The most common type of exoplanet detected to date lies between the sizes of Earth and Neptune - but with no solar system analogue, these 'sub-Neptunes' remain mysterious. Their masses and radii can be explained by a range of structures, including rocky interiors with hydrogen-rich atmospheres, water-rich magma oceans, and thick hydrospheres. Sub-Neptunes therefore provide an excellent opportunity to constrain new regimes of planetary science, and the James Webb Space Telescope (JWST) in particular is already beginning to provide new insights into these exotic planets. In this talk, I will discuss different ways in which JWST can constrain the properties of sub-Neptunes. For example, 'lava worlds' with dayside temperatures exceeding ~2000 K are expected to have atmospheres consisting of evaporated surface material. I will show that atmospheric observations with JWST have the power to constrain the chemical composition of this material, and discuss upcoming observations which will search for these chemical signatures. Meanwhile, JWST has already observed larger sub-Neptunes such as the hazy planet GJ 1214 b. I will discuss new constraints which we have placed on the atmospheric properties of this planet, paving the way for future studies of the sub-Neptune regime. Both current and future observatories will continue to uncover the diversity of planetary physics occurring in these enigmatic, yet common, exoplanets.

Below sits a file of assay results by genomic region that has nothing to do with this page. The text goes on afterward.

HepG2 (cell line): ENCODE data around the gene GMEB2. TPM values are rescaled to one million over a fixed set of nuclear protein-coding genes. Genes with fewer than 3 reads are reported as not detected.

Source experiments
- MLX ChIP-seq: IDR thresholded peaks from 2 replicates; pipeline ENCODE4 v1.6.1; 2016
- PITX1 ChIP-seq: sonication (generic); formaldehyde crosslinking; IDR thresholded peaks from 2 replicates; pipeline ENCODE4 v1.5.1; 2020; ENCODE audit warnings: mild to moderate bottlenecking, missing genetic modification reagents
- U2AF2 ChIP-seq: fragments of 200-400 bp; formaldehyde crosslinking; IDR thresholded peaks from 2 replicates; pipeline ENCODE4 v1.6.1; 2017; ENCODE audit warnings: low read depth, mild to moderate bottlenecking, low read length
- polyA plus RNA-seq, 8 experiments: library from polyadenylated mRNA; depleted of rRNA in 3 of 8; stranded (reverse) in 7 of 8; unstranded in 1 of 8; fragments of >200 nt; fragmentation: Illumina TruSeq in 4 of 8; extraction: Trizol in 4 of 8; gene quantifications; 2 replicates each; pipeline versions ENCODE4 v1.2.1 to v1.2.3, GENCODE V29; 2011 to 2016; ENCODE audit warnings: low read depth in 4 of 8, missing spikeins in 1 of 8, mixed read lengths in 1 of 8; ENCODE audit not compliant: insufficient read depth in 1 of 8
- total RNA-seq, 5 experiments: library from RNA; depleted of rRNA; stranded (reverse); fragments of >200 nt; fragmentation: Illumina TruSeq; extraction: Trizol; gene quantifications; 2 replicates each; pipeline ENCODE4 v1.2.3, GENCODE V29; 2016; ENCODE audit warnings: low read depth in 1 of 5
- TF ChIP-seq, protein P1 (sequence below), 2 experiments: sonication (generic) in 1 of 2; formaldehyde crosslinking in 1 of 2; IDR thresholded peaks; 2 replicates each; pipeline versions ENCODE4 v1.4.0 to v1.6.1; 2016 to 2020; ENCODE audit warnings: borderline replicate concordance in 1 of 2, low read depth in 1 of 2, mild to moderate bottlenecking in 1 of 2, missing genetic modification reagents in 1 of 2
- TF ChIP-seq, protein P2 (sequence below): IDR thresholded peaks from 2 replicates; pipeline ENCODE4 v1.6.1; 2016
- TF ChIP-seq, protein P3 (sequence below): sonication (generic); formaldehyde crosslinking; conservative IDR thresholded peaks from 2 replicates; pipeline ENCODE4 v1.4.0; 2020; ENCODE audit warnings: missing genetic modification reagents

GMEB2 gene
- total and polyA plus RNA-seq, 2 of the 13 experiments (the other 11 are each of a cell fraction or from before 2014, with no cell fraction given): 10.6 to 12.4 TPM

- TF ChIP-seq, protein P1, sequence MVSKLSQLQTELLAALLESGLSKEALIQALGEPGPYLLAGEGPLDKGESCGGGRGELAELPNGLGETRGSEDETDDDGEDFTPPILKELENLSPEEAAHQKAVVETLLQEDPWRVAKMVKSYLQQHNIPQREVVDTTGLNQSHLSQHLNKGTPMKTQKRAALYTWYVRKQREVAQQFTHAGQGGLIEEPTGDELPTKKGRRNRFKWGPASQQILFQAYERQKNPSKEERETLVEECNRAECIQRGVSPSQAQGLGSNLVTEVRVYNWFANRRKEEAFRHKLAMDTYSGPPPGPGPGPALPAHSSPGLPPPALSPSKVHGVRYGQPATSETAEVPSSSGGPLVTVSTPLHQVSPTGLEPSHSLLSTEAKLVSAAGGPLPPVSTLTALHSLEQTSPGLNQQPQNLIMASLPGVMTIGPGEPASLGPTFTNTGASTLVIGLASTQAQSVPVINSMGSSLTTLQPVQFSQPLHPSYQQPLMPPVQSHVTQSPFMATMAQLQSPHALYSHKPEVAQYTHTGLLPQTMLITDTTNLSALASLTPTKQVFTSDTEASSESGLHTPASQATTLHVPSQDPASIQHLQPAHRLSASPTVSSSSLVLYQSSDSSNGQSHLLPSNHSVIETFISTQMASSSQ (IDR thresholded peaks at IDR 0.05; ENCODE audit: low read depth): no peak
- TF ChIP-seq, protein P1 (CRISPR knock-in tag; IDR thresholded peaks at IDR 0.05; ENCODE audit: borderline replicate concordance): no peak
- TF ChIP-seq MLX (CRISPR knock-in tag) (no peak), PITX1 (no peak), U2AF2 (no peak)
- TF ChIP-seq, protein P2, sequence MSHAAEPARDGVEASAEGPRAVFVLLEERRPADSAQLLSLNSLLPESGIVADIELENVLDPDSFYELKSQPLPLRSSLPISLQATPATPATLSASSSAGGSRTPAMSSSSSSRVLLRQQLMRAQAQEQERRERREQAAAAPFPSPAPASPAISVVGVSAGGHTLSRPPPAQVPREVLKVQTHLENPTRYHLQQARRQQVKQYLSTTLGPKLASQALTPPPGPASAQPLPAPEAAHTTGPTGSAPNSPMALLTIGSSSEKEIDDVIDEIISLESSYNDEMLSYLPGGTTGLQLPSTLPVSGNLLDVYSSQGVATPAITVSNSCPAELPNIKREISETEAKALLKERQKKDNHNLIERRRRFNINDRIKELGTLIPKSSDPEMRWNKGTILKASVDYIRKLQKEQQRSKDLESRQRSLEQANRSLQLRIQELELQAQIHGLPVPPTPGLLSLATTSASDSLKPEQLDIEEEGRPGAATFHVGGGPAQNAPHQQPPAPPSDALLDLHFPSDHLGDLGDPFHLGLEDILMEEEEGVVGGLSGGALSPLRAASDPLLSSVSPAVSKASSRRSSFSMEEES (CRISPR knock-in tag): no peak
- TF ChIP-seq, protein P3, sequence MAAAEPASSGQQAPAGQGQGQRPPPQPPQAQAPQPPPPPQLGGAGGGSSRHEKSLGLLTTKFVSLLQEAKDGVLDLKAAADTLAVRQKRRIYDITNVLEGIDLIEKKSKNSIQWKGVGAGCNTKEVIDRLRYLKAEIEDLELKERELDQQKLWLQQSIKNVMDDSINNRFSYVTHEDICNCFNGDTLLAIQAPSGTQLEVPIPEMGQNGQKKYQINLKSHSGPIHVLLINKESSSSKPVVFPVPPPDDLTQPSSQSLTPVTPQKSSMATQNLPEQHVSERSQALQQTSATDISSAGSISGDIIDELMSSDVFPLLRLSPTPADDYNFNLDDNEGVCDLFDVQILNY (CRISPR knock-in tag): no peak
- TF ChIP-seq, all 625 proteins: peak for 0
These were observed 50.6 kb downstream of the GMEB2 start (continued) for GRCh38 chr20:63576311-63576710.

Astro Colloquium and 'coffee & cookies' department gathering (3:30-3:45pm)
Please join in 538 Davey or click the link to join: https://psu.zoom.us/j/96372770280